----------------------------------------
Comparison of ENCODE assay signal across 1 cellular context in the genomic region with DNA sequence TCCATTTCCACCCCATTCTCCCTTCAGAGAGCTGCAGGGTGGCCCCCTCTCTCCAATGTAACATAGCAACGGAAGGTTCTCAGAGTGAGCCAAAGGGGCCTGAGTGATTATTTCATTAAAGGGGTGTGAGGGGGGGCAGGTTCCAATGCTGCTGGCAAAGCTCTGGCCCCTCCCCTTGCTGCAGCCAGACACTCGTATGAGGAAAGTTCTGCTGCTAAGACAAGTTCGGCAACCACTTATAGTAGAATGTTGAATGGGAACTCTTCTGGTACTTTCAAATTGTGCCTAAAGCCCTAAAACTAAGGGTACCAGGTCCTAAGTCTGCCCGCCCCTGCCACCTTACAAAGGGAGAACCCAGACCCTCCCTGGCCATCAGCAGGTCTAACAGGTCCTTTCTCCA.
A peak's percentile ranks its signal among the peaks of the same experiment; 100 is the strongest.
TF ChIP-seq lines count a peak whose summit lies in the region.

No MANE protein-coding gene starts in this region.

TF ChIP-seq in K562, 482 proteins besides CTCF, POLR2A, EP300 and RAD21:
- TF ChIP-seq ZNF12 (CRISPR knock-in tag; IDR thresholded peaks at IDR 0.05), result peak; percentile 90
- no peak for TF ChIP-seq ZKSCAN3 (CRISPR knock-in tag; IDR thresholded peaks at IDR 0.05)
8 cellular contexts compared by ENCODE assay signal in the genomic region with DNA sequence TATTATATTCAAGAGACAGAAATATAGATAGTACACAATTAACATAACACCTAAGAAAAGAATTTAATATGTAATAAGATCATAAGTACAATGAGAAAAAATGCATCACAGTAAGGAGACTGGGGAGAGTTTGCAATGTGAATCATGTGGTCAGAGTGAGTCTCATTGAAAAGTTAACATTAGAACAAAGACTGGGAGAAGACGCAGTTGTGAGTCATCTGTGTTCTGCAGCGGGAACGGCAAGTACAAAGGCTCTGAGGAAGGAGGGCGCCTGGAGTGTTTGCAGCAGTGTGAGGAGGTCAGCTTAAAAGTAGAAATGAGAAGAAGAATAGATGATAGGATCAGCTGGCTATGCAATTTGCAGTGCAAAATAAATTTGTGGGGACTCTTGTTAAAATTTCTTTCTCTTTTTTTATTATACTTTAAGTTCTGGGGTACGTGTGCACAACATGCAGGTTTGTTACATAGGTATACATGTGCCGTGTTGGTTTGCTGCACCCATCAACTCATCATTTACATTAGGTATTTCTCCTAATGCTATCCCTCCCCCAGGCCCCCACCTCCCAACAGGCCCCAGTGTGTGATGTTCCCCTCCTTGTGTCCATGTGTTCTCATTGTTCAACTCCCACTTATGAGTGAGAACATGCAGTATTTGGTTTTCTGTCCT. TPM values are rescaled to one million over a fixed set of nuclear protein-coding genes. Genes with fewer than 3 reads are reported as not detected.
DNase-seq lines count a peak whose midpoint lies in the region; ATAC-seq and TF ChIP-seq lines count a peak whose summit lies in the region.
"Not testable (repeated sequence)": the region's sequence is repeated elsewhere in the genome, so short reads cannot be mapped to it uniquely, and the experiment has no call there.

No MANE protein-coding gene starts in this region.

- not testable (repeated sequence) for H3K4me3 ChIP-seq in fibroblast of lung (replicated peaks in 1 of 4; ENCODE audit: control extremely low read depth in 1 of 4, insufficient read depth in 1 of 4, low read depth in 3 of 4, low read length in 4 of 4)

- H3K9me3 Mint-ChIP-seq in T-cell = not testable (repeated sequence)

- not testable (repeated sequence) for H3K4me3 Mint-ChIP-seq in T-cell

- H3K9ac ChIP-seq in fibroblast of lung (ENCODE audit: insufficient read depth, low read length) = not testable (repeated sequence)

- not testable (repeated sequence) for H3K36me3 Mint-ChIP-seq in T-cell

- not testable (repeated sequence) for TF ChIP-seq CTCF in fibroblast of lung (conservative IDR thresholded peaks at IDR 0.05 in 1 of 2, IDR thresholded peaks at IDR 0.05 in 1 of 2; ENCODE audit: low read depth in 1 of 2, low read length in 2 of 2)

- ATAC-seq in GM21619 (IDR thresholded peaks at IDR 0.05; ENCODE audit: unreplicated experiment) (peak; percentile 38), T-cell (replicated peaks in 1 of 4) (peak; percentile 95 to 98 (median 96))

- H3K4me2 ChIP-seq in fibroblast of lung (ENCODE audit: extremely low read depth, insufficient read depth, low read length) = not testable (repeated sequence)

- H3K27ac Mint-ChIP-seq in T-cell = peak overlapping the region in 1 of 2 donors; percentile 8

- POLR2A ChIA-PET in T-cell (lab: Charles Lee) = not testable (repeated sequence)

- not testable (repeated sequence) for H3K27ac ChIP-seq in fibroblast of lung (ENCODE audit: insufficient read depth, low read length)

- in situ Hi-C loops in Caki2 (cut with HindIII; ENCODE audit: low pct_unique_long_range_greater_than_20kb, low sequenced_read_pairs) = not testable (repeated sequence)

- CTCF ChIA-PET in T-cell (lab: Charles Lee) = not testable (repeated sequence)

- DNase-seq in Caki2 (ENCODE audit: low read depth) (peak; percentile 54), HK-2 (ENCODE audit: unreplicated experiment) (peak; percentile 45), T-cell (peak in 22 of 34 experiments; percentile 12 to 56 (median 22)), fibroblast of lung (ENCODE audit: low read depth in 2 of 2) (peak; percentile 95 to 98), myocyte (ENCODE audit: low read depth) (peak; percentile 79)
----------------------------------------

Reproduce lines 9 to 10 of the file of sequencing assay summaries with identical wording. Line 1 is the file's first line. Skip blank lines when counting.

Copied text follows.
DNase-seq lines count a peak whose midpoint lies in the region; ATAC-seq and TF ChIP-seq lines count a peak whose summit lies in the region.
"Not testable (repeated sequence)": the region's sequence is repeated elsewhere in the genome, so short reads cannot be mapped to it uniquely, and the experiment has no call there.